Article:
Bal Kand


MP3 Audio

On the banks of the Sarayu river stood the magnificent city of Ayodhya, the capital of the kingdom of Kosala. King Dasaratha, its ruler performed ceremonial sacrifice to fire God for having desirable son (putreshthi yagna). As a result, Ram was born to Kaushalya, Laxman and Shatrughna to Sumitra and Bharat to Kaikeyi. As they grew, sacred thread ceremony was held for all the four brothers.

One day Sage Vishwamitra, approached the king, asking for Ram and Laxman's help in killing demons who were disturbing his meditation. Dasharatha was apparently hesitant as Ram and Laxman were of tender age at that time and were not ready for a fight against mighty demons. However Dashratha consented as sage Vashishta advised him that it would be in their best interest. They would learn numerous secret art and weaponry from Vishwamitra.

Vishwamitra led Ram and Laxman to his hermitage (ashram). On their way, Tadaka (or Tataka) obstructed. On Vishwamitra's command, Ram at once killed Tadaka. On reaching his ashram, Vishwamitra started oblation and assigned the task of protecting the place to Ram and Laxman. The heroic lads destroyed and thrashed demons like Marich, Khar-Dushan and Subahu easily. Vishwamitra was impressed and took them under his wing and trained them to use magic weaponry.

King Janaka invited Vishwamitra to adorn the swayamvar of his daughter, Sita. Vishwamitra asked Ram and Laxman to accompany him to the kingdom of Mithila ruled by King Janaka. On their way to Janakpur, Ram noticed a stone idol of a beautiful woman lying on ground. Vishwamitra told Ram the history behind it. She was Ahilya, wife of Sage Gautama but turned into stone due a curse given by Gautama for her misconduct. Sri Ram touched the stone with his feet and she transformed back to her original form.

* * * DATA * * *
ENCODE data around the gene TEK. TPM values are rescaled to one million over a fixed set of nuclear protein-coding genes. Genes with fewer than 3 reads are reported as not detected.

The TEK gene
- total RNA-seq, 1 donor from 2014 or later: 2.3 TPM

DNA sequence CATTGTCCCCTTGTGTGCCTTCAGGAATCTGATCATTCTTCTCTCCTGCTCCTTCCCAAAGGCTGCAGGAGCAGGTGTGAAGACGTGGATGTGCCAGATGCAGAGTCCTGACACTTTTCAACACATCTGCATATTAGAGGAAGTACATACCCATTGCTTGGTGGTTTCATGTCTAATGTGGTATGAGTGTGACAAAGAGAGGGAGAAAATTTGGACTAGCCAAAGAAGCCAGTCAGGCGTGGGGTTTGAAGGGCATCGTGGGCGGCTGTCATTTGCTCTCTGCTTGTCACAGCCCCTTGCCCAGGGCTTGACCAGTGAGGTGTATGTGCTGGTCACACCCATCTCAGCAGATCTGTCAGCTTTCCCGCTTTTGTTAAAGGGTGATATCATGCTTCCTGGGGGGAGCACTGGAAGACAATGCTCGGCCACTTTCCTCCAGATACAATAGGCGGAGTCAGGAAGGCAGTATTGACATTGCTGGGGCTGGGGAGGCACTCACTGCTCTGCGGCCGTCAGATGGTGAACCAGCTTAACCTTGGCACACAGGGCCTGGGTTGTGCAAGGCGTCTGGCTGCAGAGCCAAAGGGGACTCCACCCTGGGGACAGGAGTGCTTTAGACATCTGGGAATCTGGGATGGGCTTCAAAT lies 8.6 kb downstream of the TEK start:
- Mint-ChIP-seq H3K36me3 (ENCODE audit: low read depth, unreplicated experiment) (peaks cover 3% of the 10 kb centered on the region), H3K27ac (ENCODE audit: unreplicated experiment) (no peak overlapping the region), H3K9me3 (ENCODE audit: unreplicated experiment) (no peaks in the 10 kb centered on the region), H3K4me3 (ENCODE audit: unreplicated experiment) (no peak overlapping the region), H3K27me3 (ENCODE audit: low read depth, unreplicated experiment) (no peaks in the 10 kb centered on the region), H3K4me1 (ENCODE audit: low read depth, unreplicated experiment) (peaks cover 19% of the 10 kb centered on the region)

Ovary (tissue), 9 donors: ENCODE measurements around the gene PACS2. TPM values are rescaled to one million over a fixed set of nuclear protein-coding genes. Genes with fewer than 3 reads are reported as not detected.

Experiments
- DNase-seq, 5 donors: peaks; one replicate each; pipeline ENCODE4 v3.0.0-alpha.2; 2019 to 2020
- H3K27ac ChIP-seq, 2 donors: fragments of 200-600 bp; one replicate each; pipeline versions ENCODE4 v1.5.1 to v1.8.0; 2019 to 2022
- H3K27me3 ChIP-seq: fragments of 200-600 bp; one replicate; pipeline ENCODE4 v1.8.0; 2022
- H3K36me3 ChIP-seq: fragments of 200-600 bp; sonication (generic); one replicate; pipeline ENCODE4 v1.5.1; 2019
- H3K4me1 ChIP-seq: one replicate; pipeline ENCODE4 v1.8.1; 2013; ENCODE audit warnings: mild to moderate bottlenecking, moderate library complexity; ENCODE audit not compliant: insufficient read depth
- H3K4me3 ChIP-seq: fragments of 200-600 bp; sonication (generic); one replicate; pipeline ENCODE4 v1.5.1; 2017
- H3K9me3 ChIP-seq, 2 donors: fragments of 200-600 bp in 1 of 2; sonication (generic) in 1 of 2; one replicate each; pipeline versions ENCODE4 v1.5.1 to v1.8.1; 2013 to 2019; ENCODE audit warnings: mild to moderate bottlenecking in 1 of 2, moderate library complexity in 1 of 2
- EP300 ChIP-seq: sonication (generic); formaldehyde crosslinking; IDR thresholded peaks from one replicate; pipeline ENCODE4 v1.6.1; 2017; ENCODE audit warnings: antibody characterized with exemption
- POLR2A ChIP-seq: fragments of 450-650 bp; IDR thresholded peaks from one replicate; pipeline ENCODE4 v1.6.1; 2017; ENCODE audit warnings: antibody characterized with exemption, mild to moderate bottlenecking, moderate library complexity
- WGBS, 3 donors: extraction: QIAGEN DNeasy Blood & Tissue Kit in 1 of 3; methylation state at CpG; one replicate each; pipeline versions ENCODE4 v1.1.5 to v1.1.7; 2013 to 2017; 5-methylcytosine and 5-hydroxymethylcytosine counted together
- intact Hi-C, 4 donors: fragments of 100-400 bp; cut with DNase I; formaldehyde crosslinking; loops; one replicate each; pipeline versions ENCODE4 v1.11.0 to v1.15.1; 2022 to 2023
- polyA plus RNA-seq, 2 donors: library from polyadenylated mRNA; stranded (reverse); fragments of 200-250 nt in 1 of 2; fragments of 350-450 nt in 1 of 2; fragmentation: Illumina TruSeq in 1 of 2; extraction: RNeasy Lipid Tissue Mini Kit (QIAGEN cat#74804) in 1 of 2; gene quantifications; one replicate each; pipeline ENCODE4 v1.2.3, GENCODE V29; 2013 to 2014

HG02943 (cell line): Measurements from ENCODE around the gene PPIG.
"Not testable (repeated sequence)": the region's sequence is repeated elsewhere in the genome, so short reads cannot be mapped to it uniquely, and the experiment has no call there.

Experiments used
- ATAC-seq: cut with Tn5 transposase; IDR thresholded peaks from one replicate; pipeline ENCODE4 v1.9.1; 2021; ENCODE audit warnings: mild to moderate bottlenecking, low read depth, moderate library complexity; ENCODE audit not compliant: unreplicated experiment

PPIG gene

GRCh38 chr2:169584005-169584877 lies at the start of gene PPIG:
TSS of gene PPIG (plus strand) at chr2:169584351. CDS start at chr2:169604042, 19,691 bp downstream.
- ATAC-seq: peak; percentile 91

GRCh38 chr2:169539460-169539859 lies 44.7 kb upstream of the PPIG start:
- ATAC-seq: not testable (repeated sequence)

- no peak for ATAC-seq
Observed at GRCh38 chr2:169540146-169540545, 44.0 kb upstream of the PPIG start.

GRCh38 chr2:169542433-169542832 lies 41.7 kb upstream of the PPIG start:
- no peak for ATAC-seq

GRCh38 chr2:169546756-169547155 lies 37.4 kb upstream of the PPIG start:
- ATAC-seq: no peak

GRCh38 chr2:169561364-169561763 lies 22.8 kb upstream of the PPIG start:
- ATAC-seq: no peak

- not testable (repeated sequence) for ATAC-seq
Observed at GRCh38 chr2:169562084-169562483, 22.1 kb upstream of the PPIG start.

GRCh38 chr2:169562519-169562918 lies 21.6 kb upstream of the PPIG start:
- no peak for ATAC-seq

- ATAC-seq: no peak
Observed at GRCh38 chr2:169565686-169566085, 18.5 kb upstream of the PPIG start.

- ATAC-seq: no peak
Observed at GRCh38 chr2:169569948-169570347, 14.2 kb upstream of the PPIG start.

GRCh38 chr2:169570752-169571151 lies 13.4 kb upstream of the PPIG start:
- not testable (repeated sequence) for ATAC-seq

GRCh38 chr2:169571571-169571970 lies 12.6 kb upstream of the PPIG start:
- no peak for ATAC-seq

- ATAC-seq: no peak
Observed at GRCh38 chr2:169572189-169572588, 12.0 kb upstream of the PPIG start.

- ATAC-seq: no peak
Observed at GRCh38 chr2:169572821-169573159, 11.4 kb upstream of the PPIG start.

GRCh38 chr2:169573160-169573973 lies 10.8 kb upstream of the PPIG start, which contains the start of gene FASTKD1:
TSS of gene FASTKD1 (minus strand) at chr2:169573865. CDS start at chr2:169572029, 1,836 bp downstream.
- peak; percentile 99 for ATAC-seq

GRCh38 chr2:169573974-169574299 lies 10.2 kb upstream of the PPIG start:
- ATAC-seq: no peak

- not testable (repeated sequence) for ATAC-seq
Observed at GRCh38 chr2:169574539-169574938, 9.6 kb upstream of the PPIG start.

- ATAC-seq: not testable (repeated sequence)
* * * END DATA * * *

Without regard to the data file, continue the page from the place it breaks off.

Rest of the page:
At Janakpuri, Vishwamitra took Ram and Laxman for sight seeing. At flower garden, Ram had first glimpse of Sita and both were mutually attracted. The day of swayamvar arrived. Janaka proclaimed that the man who could string the mighty bow of Shiva would win his beautiful daughter, Sita's hand in marriage. Many kings tried to lift the great bow, but none could even budge it. Janak was disheartened. He lamented that 'it seems that the earth is devoid of brave men. My daughter would remain unmarried.'

Rama, with the blessings of the gods and his guru Vishwamitra, lifted the bow with no effort. As he bent down to string the bow, it broke with a sound that echoed in the three worlds, leaving him shocked at his own strength. Sita was overjoyed and garlanded Ram. But the path was not all rosy for Ram. As news of breaking of arrow spread like wildfire, Parshuram known for his anger came to the site. When he saw broken bow he asked who did it. Ram promptly made him calm with his courteous replies. When Parshuram figured out the true identity of Ram, he was very much pleased and blessed him.

Envoy was sent to Ayodhya with this good news. Dashratha prepared for a grand procession and arrived in Mithila. A grand ceremony marked the marriage of Ram and Sita. With the advise of Vashishta, Laxman, Bharat and Shatrughna were married to Janak's other daughters namely Urmila, Mandavi and Shrutkirti in order.

After few days, Dashratha departed for Ayodhya along with four newly wedded couples. For the people of Ayodhya, it turned out to be a festival of festivals.

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